While progress has been reported among the individual working groups of the commission, the body still has no teeth. At the very least, the pope must insist that the Congregation for the Doctrine of the Faith respect and work with the requests that come out of the sex abuse commission so that it not only asks questions but also is able to issue workable recommendations.
In addition, Francis needs to institute a new dicastery to deal with clergy sex abuse in all of its forms and manifestations, including bishops who cover up the evil. Such an agency must engage outside experts of significant enough stature and accomplishment that they will withstand pressures from other elements of the Curia to compromise their work.
The church also needs a blue-ribbon international group of experts charged with investigating, across a range of disciplines, the clergy culture, how it developed to this stage and what changes are necessary. This has to be an exhaustive study of the growth of the culture, of seminaries and formation programs, and all of the encrustations and presumptions of privilege and power that have accrued over centuries. In order to understand what needs to change in the future, the church must understand how the clergy culture arrived at a point where its leaders could turn their backs on children who had been sexually savaged to protect their predators and the culture they inhabit.
The enemies of Francis are, without conscience or nuance, seizing this moment of turmoil as an opportunity to undermine his papacy. We question their commitment to keep children safe.
While the crime of sex abuse knows no international boundaries, the current crisis is — once again — centered in the United States. McCarrick was a top prelate in this nation. The Pennsylvania grand jury investigated six U.S. dioceses. And Viganò chose to express his revenge through two conservative news outlets based in the United States.
Therefore, the U.S. church is ground zero in this war and it is up to the leaders of that church to step forward and take control of the brain bleed before it does irreparable damage.
First and foremost, we call for a national inquiry into every diocese across the 50 states. This investigation must be led by a body that is independent of the church and includes a strong representation of laity, especially women, and non-Catholics. We in this church need, finally, a full and national accounting of what has happened and who was responsible — for any crime and any cover-up — in at least the last century.
We also call on the U.S. bishops to mandate that every diocese make public a list of credibly accused priests and deacons and their parish assignments. It's time for this level of transparency so that all parishioners can start to regain a trust in their faith institution.
Moreover, we want to see the abolition of confidentiality agreements that force the silence of sex abuse victims. That means dissolving the non-disclosure agreements already in place, unless, for some reason, victims ask to keep them in place.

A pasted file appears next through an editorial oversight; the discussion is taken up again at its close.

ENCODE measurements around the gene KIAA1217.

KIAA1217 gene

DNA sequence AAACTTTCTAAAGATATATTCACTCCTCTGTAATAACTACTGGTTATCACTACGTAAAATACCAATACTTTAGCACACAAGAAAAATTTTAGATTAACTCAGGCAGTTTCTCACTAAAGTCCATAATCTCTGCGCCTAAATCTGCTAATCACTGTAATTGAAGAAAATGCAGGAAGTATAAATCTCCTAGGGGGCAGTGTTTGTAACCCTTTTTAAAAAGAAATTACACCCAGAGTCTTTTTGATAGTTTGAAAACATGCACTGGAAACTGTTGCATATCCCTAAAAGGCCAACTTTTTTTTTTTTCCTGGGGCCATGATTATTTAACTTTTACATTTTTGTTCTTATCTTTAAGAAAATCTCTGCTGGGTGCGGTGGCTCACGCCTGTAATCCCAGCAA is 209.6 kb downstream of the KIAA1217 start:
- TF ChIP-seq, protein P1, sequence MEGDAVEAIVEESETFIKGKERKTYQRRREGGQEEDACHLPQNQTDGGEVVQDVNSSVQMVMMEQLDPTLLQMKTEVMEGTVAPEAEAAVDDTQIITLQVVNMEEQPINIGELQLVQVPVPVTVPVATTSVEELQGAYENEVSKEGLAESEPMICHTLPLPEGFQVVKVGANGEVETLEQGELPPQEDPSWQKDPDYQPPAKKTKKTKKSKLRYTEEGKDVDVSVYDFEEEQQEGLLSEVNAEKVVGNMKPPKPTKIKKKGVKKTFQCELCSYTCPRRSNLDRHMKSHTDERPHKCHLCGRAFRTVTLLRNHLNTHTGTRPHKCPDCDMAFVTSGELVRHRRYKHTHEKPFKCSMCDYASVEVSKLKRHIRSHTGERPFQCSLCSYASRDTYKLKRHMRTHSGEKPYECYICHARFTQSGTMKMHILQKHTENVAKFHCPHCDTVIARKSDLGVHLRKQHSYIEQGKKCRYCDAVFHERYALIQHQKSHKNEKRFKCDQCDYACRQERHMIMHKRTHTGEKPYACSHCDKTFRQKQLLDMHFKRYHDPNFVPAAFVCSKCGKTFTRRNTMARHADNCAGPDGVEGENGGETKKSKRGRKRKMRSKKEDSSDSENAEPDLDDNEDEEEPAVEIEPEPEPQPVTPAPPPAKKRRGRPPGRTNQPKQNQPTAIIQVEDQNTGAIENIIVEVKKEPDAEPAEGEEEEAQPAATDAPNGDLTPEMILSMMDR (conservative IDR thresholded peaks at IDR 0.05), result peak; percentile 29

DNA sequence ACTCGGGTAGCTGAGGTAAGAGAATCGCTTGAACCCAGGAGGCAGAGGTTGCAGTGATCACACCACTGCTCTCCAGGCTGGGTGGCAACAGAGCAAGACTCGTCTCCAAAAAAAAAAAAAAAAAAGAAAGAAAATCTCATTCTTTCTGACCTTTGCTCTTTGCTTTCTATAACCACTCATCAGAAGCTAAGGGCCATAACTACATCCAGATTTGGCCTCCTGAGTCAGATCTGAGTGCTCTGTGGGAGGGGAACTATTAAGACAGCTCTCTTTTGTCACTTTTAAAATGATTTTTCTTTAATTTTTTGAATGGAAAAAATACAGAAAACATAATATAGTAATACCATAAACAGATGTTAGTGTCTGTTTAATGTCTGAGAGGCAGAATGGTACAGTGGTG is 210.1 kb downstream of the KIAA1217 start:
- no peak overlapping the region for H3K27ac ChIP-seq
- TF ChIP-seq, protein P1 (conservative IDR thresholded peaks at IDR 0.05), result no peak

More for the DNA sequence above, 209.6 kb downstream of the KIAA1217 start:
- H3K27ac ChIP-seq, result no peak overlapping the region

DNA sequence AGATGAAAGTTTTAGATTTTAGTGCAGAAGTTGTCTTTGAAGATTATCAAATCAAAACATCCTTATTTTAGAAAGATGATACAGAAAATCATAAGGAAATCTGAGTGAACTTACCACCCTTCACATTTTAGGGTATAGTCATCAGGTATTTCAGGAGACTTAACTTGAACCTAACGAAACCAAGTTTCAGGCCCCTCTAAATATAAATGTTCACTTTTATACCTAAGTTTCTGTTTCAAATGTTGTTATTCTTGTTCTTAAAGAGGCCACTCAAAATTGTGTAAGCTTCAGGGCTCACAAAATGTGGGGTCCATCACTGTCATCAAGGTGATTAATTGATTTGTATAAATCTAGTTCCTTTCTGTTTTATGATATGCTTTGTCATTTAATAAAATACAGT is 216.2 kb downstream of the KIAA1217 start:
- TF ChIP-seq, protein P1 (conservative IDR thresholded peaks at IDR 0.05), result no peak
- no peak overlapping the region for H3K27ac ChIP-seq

Finally, we urge the bishops, the leaders of this church, to refuse and refute the argument rising from those who claim that homosexuality in the priesthood is at the root of the sex abuse problem. The fact — and studies have established the fact — is that the assault of children within the church structure is no more the product of gay culture than the assault of children within families, where most of it occurs, is a product of heterosexual culture. The problem is a sickness, and the most egregious offense to the Catholic community was the bishops' deliberate strategy to cover up these unfathomable crimes.
Telling the whole truth
The path to purification will be painful and embarrassing, but the culture must begin the process of reform quickly and in earnest. If there is any substance behind the recent spate of episcopal apologies and remorse for this "moral catastrophe," they will finally begin an orderly process of truth-telling, something this page has urged for decades.
Rather than wait for the inevitable next round of shocking revelations, bishops should appoint respected legal and law-enforcement experts to comb the files and make complete, dispassionate disclosure of the abuse that has occurred and the money that has been spent over decades to buy victims' silence. Telling the whole truth is the essential first step in any attempt to restore trust.
We corporately stand at the point of decision one always faces when acknowledging consequential and, in this case, public sin: Do we move into the pain of purification or do we continue to feint and equivocate, living in constant fear of the next revelation?
Choosing the path of purification will lead us to the deepest part of the sacramental life we claim is the reality that binds us. It will lead us through the heart of the Gospel where we meet the Jesus of infinite mercy and forgiveness. But first, the examination and the confession of the truth.
We know how to do this.